“We’re seeing positive impacts really across the economy,” said Pankow, 52, who also runs a financial advisory firm. “People are recognizing that Smiths Falls is a community that’s on the upswing.”

        Canopy has since become one of the darlings of the Canada’s benchmark stock exchange. It’s the S&P/TSX Composite Index’s best performer in 2017 with returns of more than 250 percent as of Friday at noon in Toronto, and is up 40 percent in the past week alone with pot stocks surging ahead of legalization both in Canada and in California.

        Town Welcome

        Tweed took over a former Hershey factory with ambitious plans to grow medical marijuana. Today, the firm has 360 employees — a well-educated workforce that runs the administration, research, growing operations, packaging and shipping from the facility that still has signage and other remnants of its chocolate past. Construction crews hammer away on the next expansion. The parking lot is packed.

        “Smiths Falls welcomed us and we appreciated that,” said Chief Executive Officer Bruce Linton, who says he’s tapping local labor, suppliers and businesses as much as possible as the business gears up for the legalization of marijuana in Canada next summer. “The effect is the town becomes more desirable, and as it becomes more desirable my ability to recruit people who are senior or worldly increases.”

        It’s a stark contrast from a decade ago, when Smiths Falls faced an industry exodus with the shutdown of a Stanley Tools Manufacturing facility and a shuttering of the Hershey plant. That followed months later by the closure of the Rideau Regional Centre for the developmentally disabled. The closures affected more than 1,500 people — one-fifth the population.

        Smiths Falls has faced ebbs and flows of industry throughout its history, stemming back about 190 years when crews came to build the Rideau Canal connecting Ottawa with Kingston. Decades later, the Canadian Pacific Railway arrived to provide a rail connection to the outside world, helping support commerce.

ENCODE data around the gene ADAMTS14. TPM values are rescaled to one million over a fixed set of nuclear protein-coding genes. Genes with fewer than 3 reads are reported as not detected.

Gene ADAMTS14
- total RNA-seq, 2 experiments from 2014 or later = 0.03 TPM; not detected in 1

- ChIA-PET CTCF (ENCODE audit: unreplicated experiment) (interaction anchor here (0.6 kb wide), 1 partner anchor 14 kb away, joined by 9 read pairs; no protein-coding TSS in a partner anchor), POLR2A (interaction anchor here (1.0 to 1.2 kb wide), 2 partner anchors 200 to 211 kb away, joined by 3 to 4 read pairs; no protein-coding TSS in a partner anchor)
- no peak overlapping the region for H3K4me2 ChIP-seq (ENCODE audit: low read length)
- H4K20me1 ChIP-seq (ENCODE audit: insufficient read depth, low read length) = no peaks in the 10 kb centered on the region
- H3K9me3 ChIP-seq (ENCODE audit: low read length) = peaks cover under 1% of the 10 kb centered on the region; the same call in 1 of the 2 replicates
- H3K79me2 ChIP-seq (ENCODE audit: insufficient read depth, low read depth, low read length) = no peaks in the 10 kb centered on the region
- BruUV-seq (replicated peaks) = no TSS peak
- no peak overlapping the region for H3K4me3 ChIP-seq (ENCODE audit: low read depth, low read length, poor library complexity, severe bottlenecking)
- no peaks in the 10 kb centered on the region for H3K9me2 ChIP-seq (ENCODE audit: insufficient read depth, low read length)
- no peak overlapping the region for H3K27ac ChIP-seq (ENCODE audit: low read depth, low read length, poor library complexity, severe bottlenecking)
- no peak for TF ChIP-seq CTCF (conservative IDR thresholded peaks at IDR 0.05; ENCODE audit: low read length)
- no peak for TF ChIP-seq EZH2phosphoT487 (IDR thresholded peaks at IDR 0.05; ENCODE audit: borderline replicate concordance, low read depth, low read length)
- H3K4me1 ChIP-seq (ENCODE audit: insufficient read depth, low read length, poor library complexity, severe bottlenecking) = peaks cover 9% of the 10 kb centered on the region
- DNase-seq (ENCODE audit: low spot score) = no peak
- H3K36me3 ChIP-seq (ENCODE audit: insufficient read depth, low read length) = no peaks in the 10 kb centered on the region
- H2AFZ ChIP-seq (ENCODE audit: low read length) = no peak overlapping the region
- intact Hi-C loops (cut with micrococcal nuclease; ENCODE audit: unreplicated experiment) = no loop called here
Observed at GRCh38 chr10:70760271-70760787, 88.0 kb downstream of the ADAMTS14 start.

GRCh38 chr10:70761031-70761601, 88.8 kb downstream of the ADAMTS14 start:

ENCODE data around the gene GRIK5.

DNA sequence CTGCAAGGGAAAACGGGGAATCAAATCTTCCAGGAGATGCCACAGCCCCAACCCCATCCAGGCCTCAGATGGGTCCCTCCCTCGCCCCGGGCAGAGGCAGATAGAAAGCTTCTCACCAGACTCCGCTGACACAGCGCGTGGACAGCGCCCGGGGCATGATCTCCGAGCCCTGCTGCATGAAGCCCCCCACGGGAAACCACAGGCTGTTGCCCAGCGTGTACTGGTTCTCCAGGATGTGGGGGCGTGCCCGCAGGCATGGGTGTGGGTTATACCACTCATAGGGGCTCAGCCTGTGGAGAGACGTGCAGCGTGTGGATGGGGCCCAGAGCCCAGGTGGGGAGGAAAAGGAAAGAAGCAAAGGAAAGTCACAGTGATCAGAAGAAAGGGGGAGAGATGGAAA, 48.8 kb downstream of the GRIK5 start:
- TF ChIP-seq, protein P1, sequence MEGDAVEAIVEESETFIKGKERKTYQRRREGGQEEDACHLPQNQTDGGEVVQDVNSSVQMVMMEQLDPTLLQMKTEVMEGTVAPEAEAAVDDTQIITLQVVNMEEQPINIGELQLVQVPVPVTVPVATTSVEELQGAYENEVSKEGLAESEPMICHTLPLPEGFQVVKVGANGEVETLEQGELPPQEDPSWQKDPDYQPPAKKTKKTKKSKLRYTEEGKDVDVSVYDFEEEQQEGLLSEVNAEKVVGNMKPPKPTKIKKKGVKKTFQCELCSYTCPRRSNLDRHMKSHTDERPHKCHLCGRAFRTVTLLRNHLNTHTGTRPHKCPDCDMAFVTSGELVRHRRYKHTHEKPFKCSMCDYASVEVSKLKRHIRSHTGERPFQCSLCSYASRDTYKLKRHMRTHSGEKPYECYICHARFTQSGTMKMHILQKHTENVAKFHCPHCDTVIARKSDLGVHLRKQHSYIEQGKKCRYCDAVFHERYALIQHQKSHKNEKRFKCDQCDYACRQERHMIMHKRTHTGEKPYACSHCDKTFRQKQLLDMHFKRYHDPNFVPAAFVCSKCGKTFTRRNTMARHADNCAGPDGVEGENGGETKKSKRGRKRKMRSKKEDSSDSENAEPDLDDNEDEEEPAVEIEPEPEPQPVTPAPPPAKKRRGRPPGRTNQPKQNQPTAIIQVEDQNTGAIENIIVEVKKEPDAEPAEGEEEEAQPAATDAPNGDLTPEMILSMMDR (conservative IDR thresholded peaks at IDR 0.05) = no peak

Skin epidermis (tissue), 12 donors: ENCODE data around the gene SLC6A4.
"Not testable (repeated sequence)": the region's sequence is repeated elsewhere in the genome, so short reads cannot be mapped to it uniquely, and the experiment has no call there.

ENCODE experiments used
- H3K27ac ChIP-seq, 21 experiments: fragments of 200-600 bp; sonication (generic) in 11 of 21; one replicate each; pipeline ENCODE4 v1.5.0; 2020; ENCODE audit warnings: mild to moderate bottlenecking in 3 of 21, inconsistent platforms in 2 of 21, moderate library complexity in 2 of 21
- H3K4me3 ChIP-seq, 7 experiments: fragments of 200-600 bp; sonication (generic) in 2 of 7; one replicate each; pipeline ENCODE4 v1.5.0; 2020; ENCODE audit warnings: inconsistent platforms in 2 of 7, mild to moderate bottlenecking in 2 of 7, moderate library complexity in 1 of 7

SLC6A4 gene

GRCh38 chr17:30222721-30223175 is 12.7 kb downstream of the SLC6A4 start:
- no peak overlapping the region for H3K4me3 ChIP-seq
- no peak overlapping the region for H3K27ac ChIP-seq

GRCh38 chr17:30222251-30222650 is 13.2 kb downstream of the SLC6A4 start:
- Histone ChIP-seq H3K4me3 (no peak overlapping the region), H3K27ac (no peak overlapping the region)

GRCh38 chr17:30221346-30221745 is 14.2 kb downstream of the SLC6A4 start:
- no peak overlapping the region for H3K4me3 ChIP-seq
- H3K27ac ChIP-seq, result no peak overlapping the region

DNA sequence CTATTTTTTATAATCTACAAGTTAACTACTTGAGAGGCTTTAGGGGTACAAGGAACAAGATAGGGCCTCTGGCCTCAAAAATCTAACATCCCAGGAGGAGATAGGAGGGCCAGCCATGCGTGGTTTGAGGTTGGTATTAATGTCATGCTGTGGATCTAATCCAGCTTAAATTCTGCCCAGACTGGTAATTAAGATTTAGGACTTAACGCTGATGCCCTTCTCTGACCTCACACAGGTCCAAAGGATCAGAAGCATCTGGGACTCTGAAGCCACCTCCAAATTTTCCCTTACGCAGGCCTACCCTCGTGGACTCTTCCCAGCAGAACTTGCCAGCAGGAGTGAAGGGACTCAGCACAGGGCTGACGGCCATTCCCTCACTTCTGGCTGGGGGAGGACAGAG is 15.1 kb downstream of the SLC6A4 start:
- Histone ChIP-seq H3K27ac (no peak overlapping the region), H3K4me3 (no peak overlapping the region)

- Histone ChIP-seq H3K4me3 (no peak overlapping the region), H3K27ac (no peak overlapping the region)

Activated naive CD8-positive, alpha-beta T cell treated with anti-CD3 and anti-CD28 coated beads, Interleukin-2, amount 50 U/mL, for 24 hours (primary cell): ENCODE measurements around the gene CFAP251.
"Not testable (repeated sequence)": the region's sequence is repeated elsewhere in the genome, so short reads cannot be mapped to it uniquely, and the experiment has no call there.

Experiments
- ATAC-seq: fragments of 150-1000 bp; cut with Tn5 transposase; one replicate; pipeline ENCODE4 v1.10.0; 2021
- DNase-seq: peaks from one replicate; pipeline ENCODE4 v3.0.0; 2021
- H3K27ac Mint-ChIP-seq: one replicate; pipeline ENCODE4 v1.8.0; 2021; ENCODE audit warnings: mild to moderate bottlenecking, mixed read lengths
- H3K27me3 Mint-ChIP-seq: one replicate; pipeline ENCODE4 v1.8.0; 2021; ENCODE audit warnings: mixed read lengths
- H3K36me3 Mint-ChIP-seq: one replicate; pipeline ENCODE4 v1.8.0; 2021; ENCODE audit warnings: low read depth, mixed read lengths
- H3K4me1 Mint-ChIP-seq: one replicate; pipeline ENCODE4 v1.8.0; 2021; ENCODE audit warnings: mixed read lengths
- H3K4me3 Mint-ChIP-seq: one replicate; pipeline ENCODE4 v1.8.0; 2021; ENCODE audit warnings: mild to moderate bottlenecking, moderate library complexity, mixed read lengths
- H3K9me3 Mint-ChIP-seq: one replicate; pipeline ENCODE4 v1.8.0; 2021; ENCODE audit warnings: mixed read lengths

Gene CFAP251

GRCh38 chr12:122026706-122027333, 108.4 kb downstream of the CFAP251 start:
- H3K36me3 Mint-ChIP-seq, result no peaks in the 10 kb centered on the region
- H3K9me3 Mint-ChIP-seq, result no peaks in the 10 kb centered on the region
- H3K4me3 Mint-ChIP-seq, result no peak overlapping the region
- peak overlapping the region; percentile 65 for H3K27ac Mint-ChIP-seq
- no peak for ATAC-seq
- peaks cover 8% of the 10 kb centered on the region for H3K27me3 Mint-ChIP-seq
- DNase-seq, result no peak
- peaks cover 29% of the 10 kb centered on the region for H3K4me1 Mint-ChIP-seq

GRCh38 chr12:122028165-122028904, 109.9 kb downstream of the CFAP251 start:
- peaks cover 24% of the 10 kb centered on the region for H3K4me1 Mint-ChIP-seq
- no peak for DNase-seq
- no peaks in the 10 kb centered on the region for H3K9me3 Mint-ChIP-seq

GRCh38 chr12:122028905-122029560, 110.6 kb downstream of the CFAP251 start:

Reinvents Itself

        “It’s a town that constantly reinvents itself,” said Leisa Purdonbell, 33, who oversees the historical collections in the basement of an 1860s-era house that doubles as a museum. “Businesses have come and gone.”

        Frost & Wood Co., which began making farming equipment in 1846, evolved into a munitions factory during the Second World War that once employed 1,200 people before it closed in 1955. Coca-Cola Co. bottler Rideau Beverages was around until the 1970s.

        RCA Victor, which came to town in 1954, helped introduce The Beatles to North America: the band’s vinyl single “Love Me Do” was pressed at the plant in 1963. RCA Victor, which employed 350 people at its height, left in 1978.

        Hershey came in 1963 and within 25 years had 750 workers and a bustling plant that drew thousands of visitors. At one point, the town’s water tower boasted an image of a Hershey bar and the slogan “Chocolate Capital of Ontario.”

        Low Point

        “When we received notification of Hershey’s leaving and pulling out, and then Rideau Regional quickly after that, we kind of hit that low point,” Purdonbell said. “Thankfully, at the moment, it seems that everybody’s changed their way of thinking into something more positive, and I think businesses see that as they’re coming into the community.”

        Four Degrees Brewing Co. recently opened. European canal boat operator Le Boat has occupied an 1840s-era Lockmaster’s House on the waterway that bisects town. It’s ramping up plans to bring 16 rental boats next summer for tourists to cruise the Rideau Canal, a UNESCO world heritage site.

        Linton, whose company has soared to a market value of more than C$4 billion ($3.1 billion), sees room to further improve Smiths Falls. He wants to expand a retail area at his plant to draw visitors — akin to days when busloads of tourists toured Hershey’s and bought broken chocolate bars on the cheap. Beyond that, he’d like to see more restaurants, meeting places and a hotel to make it a destination spot.

        Hotel Needed

        “What the town lacks is a really great place for people to actually stay,” Linton said.

        Aside from the hubbub over weed, Smiths Falls has another claim to fame: It’s the hometown of Brooke Henderson, the 20-year-old golfer who ranks sixth in earnings this year on the Ladies Professional Golf Association circuit.